Day one starts with the usual courtesies and and sessions on the role of regional Special Branches and the Metropolitan Special Branch and a scary introduction into the Threat from Subversion.
A session on the Communist Party is supplemented by one on Subversion in Industry.
Our dedicated public servants get a crash course in Trotskyists, anarchists and the quaintly entitled Subversion in the UK Coloured Community before breaking for drinks parties.
Soon they are on to Soviet Bloc subversion and eurocommunism, international communist front organisations, international politically motivated terrorism and liaison arrangements within the EU.
Regional Special Branches and the big daddy Metropolitan Police SB are the foot soldiers and bag carriers of the Security Service — as MI5 (Military Intelligence, Section 5) is known — because, as police officers, they have the power of arrest which officers in the Security Service don’t.
Extensive though are the activities of police Special Branch officers most strategic direction and much of the task-setting of Britain’s secret police empire is located more in the security architecture of the central state apparatus rather than the police.
MI5, like MI6 — the Secret Intelligence Service — is under the direction of the Cabinet Office’s joint intelligence committee (tellingly a 1936 offshoot of the committee on imperial defence) and is subject to oversight of a kind by the Commons joint intelligence committee. This is chaired by the Tory MP Julian Lewis who, I am told, fancies himself as something of an intelligence service intellectual although not everyone takes him at his own estimation.
Lewis started his political career as a student entryist into the Newham Labour Party in an operation to counter left-wing opposition to the sitting MP Reg Prentice. Prentice defected to the Tories and Lewis emerged as a Tory and has subsequently carved out a career as a cold war prima donna.
Cambridge history professor Christopher Andrew, the in-house historian of both MI6 and MI5, makes the point that the distinctions between strategic and tactical intelligence are rather blurred. His authorised histories, Secret Service and Defence of the Realm, are useful if highly selective introductions to the obsessions of our ruling class, the scale of its secret police operations and to the legends with which they explain the world.
Naturally, tensions exist between Britain’s domestic, counter-intelligence and foreign intelligence bureaucracies and always have done. In the interwar years — when capitalist crisis made class politics particularly intense — MI5 made a grab for a bigger slice of the domestic pie and its anti-communist obsessions reflected the British state’s eternal perception that the workers’ movement was both the the enemy within and without.
It is also worth remembering that pre and post war MI5 was not an exclusively domestic operation but was active in the colonies where insurgencies threatened British imperialism.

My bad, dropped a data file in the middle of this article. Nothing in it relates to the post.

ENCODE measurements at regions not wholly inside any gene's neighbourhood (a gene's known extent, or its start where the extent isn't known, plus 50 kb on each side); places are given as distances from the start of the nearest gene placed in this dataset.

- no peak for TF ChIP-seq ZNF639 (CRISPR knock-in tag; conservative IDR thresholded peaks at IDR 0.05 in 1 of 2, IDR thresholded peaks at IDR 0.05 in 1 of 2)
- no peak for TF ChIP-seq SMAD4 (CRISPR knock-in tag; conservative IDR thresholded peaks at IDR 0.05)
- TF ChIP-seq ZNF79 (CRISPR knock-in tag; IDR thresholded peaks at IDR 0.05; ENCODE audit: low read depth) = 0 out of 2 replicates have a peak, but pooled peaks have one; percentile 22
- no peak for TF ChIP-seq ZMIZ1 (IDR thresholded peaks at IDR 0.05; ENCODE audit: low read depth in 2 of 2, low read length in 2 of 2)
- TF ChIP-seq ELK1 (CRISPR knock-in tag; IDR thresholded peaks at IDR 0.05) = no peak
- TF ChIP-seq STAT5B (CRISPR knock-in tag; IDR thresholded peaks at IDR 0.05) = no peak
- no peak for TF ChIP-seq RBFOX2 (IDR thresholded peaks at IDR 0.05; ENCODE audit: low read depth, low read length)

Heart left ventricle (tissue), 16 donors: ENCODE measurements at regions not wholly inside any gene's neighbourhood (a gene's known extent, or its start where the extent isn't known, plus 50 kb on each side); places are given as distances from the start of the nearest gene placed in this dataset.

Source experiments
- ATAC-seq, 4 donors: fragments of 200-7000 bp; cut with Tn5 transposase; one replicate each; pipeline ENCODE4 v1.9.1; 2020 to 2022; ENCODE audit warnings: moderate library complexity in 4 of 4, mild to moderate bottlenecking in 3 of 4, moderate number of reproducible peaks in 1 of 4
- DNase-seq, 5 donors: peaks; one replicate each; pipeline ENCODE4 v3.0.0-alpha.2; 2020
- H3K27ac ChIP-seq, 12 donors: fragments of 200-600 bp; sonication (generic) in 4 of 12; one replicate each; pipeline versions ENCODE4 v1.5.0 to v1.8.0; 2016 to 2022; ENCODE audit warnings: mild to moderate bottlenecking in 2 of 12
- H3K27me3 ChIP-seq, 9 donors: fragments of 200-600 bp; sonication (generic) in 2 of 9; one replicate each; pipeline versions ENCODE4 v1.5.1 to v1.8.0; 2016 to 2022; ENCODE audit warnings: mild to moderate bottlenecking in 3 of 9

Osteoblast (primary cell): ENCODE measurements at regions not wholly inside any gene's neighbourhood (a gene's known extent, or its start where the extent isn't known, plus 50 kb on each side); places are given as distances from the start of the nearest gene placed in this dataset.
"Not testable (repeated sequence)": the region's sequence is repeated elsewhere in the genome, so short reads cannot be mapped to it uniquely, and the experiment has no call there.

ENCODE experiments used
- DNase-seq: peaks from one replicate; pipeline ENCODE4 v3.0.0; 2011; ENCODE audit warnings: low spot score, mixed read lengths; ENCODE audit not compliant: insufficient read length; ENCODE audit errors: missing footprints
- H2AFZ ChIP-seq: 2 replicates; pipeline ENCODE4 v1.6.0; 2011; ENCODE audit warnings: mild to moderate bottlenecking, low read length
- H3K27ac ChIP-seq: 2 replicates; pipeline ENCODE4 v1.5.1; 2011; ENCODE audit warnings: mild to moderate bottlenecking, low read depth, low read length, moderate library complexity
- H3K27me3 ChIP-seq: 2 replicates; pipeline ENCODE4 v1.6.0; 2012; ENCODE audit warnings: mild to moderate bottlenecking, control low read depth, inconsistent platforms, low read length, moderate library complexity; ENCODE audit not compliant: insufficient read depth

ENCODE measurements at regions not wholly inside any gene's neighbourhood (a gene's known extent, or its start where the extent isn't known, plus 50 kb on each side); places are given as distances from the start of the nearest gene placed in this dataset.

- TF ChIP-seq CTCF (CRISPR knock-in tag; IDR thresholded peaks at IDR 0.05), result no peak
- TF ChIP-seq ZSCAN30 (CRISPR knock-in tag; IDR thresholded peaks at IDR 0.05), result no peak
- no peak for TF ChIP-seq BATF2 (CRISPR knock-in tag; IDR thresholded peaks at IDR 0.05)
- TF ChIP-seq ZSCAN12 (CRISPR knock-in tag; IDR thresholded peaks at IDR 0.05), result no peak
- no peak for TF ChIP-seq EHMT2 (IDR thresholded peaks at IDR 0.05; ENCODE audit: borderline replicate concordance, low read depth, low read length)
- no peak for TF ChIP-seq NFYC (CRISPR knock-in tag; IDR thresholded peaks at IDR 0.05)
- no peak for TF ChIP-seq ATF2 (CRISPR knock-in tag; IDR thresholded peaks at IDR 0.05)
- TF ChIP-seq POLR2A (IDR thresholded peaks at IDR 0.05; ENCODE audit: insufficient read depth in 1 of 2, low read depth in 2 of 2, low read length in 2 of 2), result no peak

The novelist John Le Carre spied for MI5 on fellow students at Oxford. This was before becoming a teacher at Eton. He recounts how — before his transfer to foreign intelligence — his duties included attending the funerals of those among the state’s long-standing MI5 assets within the Communist Party who had died in harness and apparent good standing with the party.
In 1956 a Privy Council report revealed just how wide was the remit of the secret police: “One of the chief problems of security today is thus to identify the members of the British Communist Party, to be informed of its activities and to identify that wider body of those who are both sympathetic to Communism or susceptible to Communist pressure and present a danger to security.”
Just recently the Stop the War Coalition’s indomitable convener Lindsey German — for years a leader of the Socialist Workers Party — gave evidence at the spycops inquiry. Documents submitted in evidence illustrate the obsessive detail of the surveillance that she underwent.
We now know that high levels of surveillance were extended to everything from animal rights activists to anti-nuclear campaigners.
This outrages people but secret police surveillance and subversion is responsive to whatever threats our ruling class and its functionaries perceive as important. In the end, in the face of overwhelming popular action, it becomes simply the means by which our rulers come to understand how their system is unravelling.
Nowadays the labour-intensive work of mapping the political and social connections of the left, the labour movement and a great range of campaigning organisation is much easier for the secret police. With Facebook the data entry work is done by the left itself.
If Keir Starmer’s praetorian guard (and Israel’s assets in Britain) can spend hours trawling Facebook and Twitter in their hunt for the unwary so can the state.
It is important to keep a sense of balance. All states have such systems to defend their social order and these develop in response to the nature of the perceived threat and include a close monitoring and manipulation of the far right.
But the secret police are useful right up to the moment when they cease to be — when the ruling class can no longer rule in the old way and the people are unwilling to be ruled in the old way